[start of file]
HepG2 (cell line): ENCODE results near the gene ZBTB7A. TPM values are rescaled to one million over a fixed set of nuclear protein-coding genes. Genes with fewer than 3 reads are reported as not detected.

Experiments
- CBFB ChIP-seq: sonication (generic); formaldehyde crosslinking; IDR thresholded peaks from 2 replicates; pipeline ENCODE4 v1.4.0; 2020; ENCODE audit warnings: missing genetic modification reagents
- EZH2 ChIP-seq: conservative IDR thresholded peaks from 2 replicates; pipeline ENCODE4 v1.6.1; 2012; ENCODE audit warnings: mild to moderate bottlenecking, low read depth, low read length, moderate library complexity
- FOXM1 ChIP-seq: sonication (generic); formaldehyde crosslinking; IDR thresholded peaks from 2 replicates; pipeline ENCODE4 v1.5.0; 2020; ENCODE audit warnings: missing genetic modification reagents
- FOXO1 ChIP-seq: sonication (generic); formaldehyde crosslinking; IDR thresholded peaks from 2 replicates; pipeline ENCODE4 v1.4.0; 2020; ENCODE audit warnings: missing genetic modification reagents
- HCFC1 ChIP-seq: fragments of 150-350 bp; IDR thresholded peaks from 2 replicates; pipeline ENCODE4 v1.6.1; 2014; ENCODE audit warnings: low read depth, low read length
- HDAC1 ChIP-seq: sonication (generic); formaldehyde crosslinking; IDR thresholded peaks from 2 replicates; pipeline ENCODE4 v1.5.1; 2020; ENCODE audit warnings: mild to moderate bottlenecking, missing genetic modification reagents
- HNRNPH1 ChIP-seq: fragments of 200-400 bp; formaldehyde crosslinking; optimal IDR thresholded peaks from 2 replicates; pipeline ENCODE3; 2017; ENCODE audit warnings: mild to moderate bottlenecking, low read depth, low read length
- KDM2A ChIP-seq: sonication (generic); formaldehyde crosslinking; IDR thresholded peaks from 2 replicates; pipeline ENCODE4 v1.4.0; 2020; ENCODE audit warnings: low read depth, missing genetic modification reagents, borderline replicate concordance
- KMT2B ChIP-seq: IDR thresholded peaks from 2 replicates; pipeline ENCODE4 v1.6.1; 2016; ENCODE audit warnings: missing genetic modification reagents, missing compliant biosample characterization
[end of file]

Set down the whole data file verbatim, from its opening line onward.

HepG2 (cell line): ENCODE results near the gene ZBTB7A. TPM values are rescaled to one million over a fixed set of nuclear protein-coding genes. Genes with fewer than 3 reads are reported as not detected.

Experiments
- CBFB ChIP-seq: sonication (generic); formaldehyde crosslinking; IDR thresholded peaks from 2 replicates; pipeline ENCODE4 v1.4.0; 2020; ENCODE audit warnings: missing genetic modification reagents
- EZH2 ChIP-seq: conservative IDR thresholded peaks from 2 replicates; pipeline ENCODE4 v1.6.1; 2012; ENCODE audit warnings: mild to moderate bottlenecking, low read depth, low read length, moderate library complexity
- FOXM1 ChIP-seq: sonication (generic); formaldehyde crosslinking; IDR thresholded peaks from 2 replicates; pipeline ENCODE4 v1.5.0; 2020; ENCODE audit warnings: missing genetic modification reagents
- FOXO1 ChIP-seq: sonication (generic); formaldehyde crosslinking; IDR thresholded peaks from 2 replicates; pipeline ENCODE4 v1.4.0; 2020; ENCODE audit warnings: missing genetic modification reagents
- HCFC1 ChIP-seq: fragments of 150-350 bp; IDR thresholded peaks from 2 replicates; pipeline ENCODE4 v1.6.1; 2014; ENCODE audit warnings: low read depth, low read length
- HDAC1 ChIP-seq: sonication (generic); formaldehyde crosslinking; IDR thresholded peaks from 2 replicates; pipeline ENCODE4 v1.5.1; 2020; ENCODE audit warnings: mild to moderate bottlenecking, missing genetic modification reagents
- HNRNPH1 ChIP-seq: fragments of 200-400 bp; formaldehyde crosslinking; optimal IDR thresholded peaks from 2 replicates; pipeline ENCODE3; 2017; ENCODE audit warnings: mild to moderate bottlenecking, low read depth, low read length
- KDM2A ChIP-seq: sonication (generic); formaldehyde crosslinking; IDR thresholded peaks from 2 replicates; pipeline ENCODE4 v1.4.0; 2020; ENCODE audit warnings: low read depth, missing genetic modification reagents, borderline replicate concordance
- KMT2B ChIP-seq: IDR thresholded peaks from 2 replicates; pipeline ENCODE4 v1.6.1; 2016; ENCODE audit warnings: missing genetic modification reagents, missing compliant biosample characterization